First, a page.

Skating through the years

LORENA BENIQUEZ/West Branch Life Above: Here skaters enjoy the last surviving roller skating rink in the area, Trout Pond Park in Muncy.

It was 1997 and Linda Rakoskie was at Sunset Park roller skating rink in Williamsport with her friend. The middle aged women spotted a man whom they both thought was quite handsome. So, they made an agreement. They would wait to see if he asked either of them to join him in a couple’s skate. That gentleman was Dennis Dailey and he walked over to Rakoskie and requested her to accompany him. “I asked Linda first. And I’ve stuck with her for 23 years,” said Dailey.

The two have also stuck with skating, although there are less places to do it now in the Williamsport area. Currently, Trout Pond Park in Muncy is the only skating rink left in Lycoming County. Throughout the years, rinks included Great Skate in Montoursville, Skateland USA in Cogan Station, Jet Rollercade in Linden and Falls Hall in Hughesville (it was later called Country Skateland in the 1980’s). In Williamsport, there was Sunset Park, Park Roller Rink and Skating Plus.

“When I first met Linda, we skated 5 nights a week. We went to Sunset on Monday, Tuesday in Wilkes-Barre, Wednesday in Herndon, Wilkes-Barre again on Thursday and on Sunday we would go out to Fantasy in Reading,” said Dailey.

It is days into the COVID-19 outbreak nationally but that isn’t stopping the 50 or so skaters at Trout Pond Park. It is Thursday night which is designated as an adult skate. “Some of those people are around 80 years old. Most of them have never stopped skating. Once you start, you never stop,” said Frank Pidocoe who owns the skating rink.

Pidcoe caught the skating bug as a child and continues to enjoy the sport when he isn’t running his business. He bought Trout Pond Park in 1999 after working for Disney World for twelve years.

“It’s something that I enjoy and have always loved doing it. My heart doctors told me to quit but I won’t,” said Dale Clayton who dons a t-shirt that says “If I can’t wear my roller skates, then I’m not going.”  He has spent the night gliding over Trout Pond’s wooden floor and chatting with friends when he takes a break.

Clayton muses over the changes that have occurred in the skating universe since he strapped on his first pair of rollerskates 67 years ago when he was three years old. “All the rinks used to have organ music. That’s when we had clamp-on skates,” said Clayton. Sometimes the music was played live by an organist. “The live organ music is just fantastic because of the beat,” added Rakoskie.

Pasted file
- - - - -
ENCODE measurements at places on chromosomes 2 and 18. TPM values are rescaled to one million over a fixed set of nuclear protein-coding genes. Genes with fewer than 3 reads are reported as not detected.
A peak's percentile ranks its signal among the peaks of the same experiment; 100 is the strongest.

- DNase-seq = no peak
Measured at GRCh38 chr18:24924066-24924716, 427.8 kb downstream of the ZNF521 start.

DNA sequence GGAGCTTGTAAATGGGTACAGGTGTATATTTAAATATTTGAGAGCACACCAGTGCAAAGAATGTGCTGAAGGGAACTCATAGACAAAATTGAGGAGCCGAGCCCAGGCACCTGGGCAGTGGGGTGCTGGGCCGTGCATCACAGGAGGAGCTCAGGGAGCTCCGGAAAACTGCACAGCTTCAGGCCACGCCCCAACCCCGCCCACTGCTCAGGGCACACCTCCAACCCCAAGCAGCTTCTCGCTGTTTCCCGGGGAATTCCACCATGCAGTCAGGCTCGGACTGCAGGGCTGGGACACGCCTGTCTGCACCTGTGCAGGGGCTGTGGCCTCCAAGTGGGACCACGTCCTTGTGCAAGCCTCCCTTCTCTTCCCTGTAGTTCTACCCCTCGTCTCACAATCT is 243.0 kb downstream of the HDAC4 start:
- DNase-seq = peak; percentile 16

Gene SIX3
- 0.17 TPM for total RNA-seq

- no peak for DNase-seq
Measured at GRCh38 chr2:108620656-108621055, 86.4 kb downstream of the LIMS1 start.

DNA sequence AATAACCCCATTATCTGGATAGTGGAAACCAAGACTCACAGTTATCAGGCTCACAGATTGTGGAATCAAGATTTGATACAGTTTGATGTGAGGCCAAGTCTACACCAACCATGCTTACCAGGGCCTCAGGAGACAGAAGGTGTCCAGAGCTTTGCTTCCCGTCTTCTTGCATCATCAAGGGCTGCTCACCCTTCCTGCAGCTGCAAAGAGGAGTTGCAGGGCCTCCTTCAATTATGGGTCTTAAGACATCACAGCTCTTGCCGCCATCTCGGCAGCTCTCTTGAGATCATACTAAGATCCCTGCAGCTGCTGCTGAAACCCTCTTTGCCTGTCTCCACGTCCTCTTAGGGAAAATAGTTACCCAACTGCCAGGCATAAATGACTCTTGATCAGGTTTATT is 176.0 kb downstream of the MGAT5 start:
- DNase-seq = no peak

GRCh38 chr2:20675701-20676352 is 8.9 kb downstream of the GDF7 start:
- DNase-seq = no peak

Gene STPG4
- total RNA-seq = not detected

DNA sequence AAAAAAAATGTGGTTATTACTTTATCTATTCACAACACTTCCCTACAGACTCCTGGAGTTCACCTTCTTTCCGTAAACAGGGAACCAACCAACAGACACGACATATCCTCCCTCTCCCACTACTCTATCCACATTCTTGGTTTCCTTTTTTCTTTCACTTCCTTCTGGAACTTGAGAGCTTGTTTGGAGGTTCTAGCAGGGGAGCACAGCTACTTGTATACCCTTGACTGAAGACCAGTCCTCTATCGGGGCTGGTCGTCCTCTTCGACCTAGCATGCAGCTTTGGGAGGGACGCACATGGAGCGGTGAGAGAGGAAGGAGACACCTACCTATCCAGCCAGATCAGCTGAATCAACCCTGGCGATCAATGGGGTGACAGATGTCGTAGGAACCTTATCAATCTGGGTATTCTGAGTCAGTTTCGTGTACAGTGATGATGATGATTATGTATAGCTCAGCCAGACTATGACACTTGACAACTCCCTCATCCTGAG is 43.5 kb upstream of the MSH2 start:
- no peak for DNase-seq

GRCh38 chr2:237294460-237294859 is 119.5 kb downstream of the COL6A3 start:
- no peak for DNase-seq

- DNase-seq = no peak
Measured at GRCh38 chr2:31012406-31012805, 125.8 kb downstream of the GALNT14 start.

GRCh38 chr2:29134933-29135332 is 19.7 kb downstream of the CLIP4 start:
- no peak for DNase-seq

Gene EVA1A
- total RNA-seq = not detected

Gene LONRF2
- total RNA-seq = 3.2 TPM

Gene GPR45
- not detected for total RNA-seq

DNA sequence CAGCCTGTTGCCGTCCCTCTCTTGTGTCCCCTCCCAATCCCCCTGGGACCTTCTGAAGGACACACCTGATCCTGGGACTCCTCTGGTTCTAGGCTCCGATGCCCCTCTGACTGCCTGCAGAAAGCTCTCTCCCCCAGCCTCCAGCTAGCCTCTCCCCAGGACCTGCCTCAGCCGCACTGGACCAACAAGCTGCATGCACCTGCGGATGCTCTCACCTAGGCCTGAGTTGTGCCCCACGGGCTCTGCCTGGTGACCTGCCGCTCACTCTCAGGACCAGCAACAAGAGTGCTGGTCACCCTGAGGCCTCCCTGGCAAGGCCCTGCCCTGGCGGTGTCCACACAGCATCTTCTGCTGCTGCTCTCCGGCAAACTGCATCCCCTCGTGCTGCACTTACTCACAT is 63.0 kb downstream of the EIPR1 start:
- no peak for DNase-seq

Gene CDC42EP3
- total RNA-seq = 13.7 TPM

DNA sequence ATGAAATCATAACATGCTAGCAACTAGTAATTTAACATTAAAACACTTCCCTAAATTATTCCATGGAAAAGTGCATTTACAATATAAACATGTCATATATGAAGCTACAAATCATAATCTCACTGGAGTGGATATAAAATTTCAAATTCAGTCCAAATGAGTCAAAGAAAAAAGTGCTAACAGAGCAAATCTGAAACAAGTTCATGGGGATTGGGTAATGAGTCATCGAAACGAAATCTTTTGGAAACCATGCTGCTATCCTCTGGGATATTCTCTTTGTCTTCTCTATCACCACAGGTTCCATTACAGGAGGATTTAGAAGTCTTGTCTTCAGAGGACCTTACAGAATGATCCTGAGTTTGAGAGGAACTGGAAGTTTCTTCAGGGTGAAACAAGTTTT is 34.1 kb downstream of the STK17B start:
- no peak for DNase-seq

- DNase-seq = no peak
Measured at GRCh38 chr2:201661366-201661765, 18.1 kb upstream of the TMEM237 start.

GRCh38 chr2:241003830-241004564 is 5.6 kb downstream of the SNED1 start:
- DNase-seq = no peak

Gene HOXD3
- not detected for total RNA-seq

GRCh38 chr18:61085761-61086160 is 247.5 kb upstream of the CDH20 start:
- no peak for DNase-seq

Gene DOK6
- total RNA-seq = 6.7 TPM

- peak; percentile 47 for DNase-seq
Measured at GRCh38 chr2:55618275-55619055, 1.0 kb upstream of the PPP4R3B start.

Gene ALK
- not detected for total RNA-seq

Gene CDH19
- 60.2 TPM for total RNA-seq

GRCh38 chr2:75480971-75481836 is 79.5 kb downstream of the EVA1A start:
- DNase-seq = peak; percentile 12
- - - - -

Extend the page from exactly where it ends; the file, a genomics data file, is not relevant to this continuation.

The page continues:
Organ music was a staple in roller rinks in the 1930’s when it cost around $.15 for admission. One advertisement for Sunset Park’s Halloween party stated, “Hammond electric organ for pleasing music.” 

Dailey hasn’t forgotten the allure of the organ. He said, “This modern music is just not conducive for roller skating. It’s just too fast or too slow but good organ music will keep you stepping.”

By the 1970’s, the organ succumbed to the pulsing beat of disco. “It was awesome and I am still hooked on it,” said Justine Yordy from Dewart. Yordy started skating in the seventies which saw the birth of roller discos locally and nationally. “During the 70’s and 80’s, you had all the new rinks pop up in the area,” said Pidcoe.

For Yordy, roller skating offered even more than just good music. Two times a week, she would head to Magic River Skateland in Montandon on a bus that operated exclusively for roller skaters. “I went with all of my neighborhood friends. We would take the bus on Friday and Saturday.  There was the excitement of riding the bus and meeting people from other towns. We just loved being together with friends and new friends,” she recalled.

The social aspect of skating is certainly a draw even to this day.  Dailey said, “The camaraderie with skaters is something you can’t believe. Just about everyone we run with met at skating rinks. It is the most couples-friendly thing. Once you get a good couple for skating, you can’t let them go.”

Skating has always been a great activity for family, as well. Clayton said, “All of my family skated and worked over here at Trout Park.” 

Pidcoe said that to this day the roller rink is filled with families every Sunday. In addition, the roller rink hosts birthday parties.

One of the biggest draws of roller skating has always been its health benefits. “It’s great exercise,” said Clayton. Jordy added, “I love it because it is awesome exercise. I wear a fitbit. I get [to the rink] with 10,000 steps but by the time I leave I have 20,000.” For Rakoskie, it helps with the arthritis in her knee. She said “It makes me feel good.”

Feeling good is certainly at the core of roller skating and Clayton laments why more youth are not embracing the sport for that reason. “Skating is dying because kids are more interested in being on their phones,” he said.

While crowds may not be as large as they once were, Trout Pond Park still attracts skaters.  “Saturday nights are crazy. It’s everyone from teenagers to parents with kids. We have around 200 people on Saturdays,” said Pidcoe.

While some of those skaters may be reliving old memories from their skating past, certainly all of them are creating new memories.

Dailey and Rakoskie are effortlessly gliding around the rink at Trout Pond Park. Their years of practice is evident in the way they move in synchronicity. Dailey’s hand rests on Rakoskie’s waist as he rolls backwards. “We skate to the music just like dancing,” said Dailey who can not foresee ever skating a last skate. He said, “You would have to break my leg because I won’t quit.”


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